Wednesday, August 8, 2012

Osheaga Music Festival: the experience

Last weekend, I went to Osheaga Music Festival, a three day indie music festival held in on Jean-Drapeau island in Montreal, featuring over a hundred bands and something like thirty thousand festival participants. As you can imagine, it was exciting and chaotic. People everywhere. Hour long lineups for everything, including for water, washrooms, and food.

 And it was hot. There were a lot of poor white guys getting sunburned. It got to the point where people were standing under the mist tent, trying to fill their water bottles with the water drops - as you might imagine, that took a while. It got to the point where people were filling up their water bottles from rubber hoses on the ground. It got to the point where I was jumping into the creek on the island, with no idea as to the source of the water.
filling up on water at the mist tent

filling up on water from the ground

A lot of us spent the time between band sets lying under the shade of trees to recover.

It was an interesting setting. Vendors were all over the place giving away free stuff. I like free stuff.  Out of my desperate thirst, I get some free Budweiser. Some free Vitamin Water, the vitamin drink mysteriously lacking in vitamins.   These are all things you generally couldnt' even pay me to consume, but festivals are different settings. Incidentally, the line for free booze was shorter than the line for free water. This is why I love Montreal.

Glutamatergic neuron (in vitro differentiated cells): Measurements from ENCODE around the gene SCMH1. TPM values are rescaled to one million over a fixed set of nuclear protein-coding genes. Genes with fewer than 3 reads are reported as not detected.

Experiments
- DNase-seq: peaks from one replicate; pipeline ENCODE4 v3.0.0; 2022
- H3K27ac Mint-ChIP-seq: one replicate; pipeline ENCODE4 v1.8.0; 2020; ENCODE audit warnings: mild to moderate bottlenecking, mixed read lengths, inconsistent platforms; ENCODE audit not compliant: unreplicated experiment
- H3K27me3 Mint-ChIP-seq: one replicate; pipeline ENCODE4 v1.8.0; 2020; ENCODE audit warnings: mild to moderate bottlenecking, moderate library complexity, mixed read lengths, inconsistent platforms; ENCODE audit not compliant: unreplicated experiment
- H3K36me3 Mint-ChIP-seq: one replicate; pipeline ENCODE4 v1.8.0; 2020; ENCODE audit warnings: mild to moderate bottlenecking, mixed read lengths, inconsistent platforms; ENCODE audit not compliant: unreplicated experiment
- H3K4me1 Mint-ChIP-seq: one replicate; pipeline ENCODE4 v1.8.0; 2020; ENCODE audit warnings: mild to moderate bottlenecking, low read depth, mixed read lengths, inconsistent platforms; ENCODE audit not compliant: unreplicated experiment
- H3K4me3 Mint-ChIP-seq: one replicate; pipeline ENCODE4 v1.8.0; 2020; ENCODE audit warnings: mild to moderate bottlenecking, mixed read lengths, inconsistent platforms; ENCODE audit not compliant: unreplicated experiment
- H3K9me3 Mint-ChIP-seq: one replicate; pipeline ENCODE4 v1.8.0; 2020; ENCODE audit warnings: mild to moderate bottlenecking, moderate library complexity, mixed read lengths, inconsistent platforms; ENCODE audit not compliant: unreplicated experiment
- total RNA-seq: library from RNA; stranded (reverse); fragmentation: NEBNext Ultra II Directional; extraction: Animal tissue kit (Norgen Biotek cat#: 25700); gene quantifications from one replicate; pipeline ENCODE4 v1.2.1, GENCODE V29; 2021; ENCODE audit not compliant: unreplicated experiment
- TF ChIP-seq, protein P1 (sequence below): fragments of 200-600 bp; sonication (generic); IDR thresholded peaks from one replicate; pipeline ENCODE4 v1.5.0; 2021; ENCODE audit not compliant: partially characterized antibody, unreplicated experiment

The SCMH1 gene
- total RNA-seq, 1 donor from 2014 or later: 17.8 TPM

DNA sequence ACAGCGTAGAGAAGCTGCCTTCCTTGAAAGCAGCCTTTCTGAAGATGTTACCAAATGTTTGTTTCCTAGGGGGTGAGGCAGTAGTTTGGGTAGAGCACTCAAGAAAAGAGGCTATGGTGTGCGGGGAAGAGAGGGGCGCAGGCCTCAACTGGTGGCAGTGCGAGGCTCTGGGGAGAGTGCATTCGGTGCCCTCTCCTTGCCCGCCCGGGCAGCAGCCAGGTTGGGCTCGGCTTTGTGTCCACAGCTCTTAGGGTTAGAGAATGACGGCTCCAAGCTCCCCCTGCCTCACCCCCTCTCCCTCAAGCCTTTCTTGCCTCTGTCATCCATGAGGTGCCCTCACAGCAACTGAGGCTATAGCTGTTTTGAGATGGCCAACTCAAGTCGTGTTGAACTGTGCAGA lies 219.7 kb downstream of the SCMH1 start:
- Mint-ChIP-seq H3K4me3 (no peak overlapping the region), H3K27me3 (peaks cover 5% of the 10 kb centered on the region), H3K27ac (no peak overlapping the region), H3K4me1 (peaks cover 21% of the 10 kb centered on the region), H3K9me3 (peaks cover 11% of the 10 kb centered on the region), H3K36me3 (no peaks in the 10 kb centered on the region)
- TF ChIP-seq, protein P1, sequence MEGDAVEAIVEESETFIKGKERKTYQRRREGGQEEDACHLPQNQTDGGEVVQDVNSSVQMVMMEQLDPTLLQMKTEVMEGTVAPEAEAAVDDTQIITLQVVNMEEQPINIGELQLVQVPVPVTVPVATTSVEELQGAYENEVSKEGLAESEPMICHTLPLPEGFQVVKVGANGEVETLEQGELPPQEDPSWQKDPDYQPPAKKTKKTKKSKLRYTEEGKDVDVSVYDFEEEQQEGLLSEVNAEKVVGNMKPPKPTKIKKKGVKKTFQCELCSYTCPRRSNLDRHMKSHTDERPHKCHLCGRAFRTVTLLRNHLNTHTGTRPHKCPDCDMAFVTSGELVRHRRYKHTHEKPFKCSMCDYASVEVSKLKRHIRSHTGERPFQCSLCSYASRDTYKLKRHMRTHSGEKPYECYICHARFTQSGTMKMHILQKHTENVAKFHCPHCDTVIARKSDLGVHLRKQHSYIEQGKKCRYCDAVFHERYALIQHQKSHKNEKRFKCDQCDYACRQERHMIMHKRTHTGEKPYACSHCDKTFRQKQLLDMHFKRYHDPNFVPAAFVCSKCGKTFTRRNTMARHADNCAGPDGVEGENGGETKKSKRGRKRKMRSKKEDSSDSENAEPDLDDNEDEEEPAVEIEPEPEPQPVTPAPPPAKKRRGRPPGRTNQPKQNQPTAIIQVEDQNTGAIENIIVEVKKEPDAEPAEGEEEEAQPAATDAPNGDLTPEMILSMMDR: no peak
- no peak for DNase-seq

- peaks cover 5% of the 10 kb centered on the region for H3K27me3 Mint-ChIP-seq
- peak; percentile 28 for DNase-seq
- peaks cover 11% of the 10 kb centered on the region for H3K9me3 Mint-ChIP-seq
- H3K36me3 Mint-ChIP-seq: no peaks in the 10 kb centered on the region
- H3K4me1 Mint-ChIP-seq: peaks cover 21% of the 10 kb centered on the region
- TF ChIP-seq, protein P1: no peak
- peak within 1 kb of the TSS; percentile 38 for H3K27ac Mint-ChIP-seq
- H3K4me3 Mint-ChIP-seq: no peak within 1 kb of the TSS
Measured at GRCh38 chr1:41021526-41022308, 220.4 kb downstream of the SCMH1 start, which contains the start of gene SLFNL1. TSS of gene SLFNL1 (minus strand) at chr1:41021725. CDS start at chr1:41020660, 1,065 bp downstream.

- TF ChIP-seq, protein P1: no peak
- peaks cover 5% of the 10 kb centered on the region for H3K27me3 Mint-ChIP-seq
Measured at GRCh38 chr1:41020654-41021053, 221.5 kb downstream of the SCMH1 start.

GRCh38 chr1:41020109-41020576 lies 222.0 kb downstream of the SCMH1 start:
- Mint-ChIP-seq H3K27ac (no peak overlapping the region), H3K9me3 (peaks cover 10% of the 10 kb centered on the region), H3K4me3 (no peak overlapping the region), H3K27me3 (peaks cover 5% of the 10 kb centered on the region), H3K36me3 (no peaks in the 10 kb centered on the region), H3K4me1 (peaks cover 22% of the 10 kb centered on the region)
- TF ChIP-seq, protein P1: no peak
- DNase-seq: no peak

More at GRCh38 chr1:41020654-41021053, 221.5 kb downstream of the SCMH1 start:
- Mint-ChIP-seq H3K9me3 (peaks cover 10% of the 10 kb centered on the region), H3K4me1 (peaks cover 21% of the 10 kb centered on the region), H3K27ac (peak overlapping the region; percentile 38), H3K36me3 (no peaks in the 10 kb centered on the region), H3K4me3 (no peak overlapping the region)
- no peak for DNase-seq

The food was surprising, and not in a good way. There was poutine. Lots of poutine. And hot dogs and hamburgers. The Osheaga website also promised exotic ethnic food, but all I could find remotely ethnic was pizza and burritoes. So I went for poutine.

What I also found interesting was the lack of cell phone coverage. The entire island has only one cell phone tower, which is usually enough, but not for a festival this side, so people basically could not use their cell phones the entire time.  It was like we had somehow shifted back in time, to a time when people carried cash to pay for things, a time when it was normal to have only hamburgers as your dinner options because nobody had heard of pad thai or butter chicken, a time when people learned to function without cell phones, arranging plans in advance to meet with friends at a certain time and place, when time when you made friends with the people next to you to pas the time, rather than instagramming and tweeting and facebooking everything   Actually, that's what my teenage years was like, so it should have all felt nostalgically familiar, but instead it felt strange and scarily disconnected.  Also, I've discovered that 98% of other people's conversations are incredibly boring.

At one point, the sky broke loose and it began pouring. The ice cream man was suddenly no longer popular.  Some people screamed and tried to find cover. Some people cheered and started to dance in the rain. I decided it was a good time to find something to eat, while the lines were shorter. The heat remained; the festival ground just became dirtier, with mud splatters making curious patterns on the back of my calves like tattoos.

Getting off the island to go home after the festival was even more chaotic.  Despite the police officers guiding the crowd through the metro, you were quickly separated from your friends in the crowd.  Guys ran up the down escalators to get past the crowd. Every once in a while, the crowds would burst into spontaneous song and cheers, excited by the music they had experienced earlier that day.  Despite the heat, the exhaustion, and the thirst, you could feel the energy in the crowd, thicker than anything else.

Until the power went out in the only metro route off the island. I had to admit I started to panic a bit, predicting who on the metro would become the crazy one first, who would unexpectedly become my best friend, and who would we consider eating first.

But it still remained an amazing time.

Also see Oshagea Music Festival: the music - Day 1